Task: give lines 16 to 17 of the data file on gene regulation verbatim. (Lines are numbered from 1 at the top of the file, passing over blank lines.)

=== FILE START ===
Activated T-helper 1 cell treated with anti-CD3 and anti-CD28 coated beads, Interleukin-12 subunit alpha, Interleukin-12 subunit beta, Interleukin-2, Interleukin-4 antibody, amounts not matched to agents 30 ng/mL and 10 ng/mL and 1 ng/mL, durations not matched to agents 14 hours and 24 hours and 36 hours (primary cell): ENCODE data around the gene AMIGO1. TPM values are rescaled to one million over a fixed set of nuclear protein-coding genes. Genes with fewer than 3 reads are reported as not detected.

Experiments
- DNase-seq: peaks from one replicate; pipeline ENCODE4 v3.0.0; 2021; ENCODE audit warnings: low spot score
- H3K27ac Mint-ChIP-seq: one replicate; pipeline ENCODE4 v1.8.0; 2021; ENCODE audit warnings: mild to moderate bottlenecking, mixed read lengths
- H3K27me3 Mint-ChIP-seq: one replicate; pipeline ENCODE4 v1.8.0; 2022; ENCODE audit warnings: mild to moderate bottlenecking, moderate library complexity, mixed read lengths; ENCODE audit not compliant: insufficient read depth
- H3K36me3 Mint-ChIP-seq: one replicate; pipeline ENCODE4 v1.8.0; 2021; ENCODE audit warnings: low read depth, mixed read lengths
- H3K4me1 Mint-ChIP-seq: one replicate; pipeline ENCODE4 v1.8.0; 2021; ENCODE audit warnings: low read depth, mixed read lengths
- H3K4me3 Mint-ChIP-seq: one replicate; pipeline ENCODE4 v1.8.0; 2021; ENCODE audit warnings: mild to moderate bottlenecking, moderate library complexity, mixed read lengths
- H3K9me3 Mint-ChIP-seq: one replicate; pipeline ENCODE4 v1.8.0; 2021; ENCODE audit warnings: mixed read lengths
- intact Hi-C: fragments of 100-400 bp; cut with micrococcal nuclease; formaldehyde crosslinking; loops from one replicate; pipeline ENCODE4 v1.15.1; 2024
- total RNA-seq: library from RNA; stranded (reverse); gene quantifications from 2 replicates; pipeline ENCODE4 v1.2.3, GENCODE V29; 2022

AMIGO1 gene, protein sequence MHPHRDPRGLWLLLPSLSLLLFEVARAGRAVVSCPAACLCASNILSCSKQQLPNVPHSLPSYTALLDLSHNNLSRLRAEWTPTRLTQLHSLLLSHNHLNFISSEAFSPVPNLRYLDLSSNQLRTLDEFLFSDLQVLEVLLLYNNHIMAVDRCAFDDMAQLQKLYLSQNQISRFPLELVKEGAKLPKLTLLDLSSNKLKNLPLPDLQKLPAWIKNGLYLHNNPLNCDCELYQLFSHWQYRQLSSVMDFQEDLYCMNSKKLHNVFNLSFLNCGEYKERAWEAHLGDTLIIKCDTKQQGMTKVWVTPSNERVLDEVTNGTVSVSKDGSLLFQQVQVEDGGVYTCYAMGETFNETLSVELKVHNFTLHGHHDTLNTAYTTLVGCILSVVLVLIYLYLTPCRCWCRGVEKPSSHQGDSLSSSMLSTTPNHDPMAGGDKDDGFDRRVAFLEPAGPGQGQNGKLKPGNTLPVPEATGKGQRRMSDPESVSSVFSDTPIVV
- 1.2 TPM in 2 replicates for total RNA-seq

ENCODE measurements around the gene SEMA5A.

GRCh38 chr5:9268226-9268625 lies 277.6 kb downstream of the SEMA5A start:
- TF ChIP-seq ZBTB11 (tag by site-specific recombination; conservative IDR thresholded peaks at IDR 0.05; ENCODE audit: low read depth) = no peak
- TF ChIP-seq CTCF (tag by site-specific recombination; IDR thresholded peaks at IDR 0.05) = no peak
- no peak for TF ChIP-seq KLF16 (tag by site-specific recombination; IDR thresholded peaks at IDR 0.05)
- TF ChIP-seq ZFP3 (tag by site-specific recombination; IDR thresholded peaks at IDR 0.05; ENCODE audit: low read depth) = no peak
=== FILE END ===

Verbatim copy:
- TF ChIP-seq ZBTB11 (tag by site-specific recombination; conservative IDR thresholded peaks at IDR 0.05; ENCODE audit: low read depth) = no peak
- TF ChIP-seq CTCF (tag by site-specific recombination; IDR thresholded peaks at IDR 0.05) = no peak